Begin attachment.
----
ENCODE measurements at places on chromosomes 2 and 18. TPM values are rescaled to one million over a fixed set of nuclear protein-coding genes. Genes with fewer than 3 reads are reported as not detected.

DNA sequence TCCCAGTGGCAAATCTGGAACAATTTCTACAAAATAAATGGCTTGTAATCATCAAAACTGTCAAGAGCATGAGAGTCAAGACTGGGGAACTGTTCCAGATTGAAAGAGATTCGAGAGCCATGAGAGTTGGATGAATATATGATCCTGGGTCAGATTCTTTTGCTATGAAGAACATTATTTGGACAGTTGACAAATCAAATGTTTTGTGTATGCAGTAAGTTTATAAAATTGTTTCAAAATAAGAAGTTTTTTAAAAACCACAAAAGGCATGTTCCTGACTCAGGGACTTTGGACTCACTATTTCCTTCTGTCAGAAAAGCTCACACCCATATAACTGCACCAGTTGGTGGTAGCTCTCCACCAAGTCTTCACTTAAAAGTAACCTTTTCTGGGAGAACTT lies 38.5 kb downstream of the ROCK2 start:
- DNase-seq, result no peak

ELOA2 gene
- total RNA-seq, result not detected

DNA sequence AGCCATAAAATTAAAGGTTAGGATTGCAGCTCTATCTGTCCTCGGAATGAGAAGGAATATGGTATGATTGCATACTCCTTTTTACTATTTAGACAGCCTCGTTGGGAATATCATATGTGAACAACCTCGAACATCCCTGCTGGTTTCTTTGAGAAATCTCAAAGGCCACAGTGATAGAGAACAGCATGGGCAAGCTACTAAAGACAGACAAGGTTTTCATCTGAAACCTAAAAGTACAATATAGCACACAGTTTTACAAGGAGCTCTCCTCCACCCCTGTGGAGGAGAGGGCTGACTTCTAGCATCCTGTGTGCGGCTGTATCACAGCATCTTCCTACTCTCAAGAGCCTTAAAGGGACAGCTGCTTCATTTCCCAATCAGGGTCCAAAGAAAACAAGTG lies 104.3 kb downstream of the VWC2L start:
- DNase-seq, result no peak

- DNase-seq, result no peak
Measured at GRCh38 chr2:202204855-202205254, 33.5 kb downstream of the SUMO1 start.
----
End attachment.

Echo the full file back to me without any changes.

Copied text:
ENCODE measurements at places on chromosomes 2 and 18. TPM values are rescaled to one million over a fixed set of nuclear protein-coding genes. Genes with fewer than 3 reads are reported as not detected.

DNA sequence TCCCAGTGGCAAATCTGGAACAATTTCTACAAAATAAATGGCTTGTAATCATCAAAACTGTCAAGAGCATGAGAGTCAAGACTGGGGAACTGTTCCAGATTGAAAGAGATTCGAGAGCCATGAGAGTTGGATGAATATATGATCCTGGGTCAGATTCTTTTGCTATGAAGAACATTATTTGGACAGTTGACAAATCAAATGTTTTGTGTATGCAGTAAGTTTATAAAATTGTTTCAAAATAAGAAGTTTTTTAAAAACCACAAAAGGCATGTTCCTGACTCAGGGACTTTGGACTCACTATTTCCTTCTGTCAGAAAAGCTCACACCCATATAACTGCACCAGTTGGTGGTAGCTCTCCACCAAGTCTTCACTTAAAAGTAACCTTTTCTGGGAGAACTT lies 38.5 kb downstream of the ROCK2 start:
- DNase-seq, result no peak

ELOA2 gene
- total RNA-seq, result not detected

DNA sequence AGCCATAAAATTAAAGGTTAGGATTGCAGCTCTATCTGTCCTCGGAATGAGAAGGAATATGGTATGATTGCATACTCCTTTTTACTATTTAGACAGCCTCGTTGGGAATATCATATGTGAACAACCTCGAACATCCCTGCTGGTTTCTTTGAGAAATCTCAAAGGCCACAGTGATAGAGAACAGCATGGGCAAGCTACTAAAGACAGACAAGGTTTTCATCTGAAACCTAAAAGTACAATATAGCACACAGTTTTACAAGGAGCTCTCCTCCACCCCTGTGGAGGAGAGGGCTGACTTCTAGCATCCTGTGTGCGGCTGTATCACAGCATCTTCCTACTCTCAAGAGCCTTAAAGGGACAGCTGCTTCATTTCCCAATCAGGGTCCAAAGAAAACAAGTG lies 104.3 kb downstream of the VWC2L start:
- DNase-seq, result no peak

- DNase-seq, result no peak
Measured at GRCh38 chr2:202204855-202205254, 33.5 kb downstream of the SUMO1 start.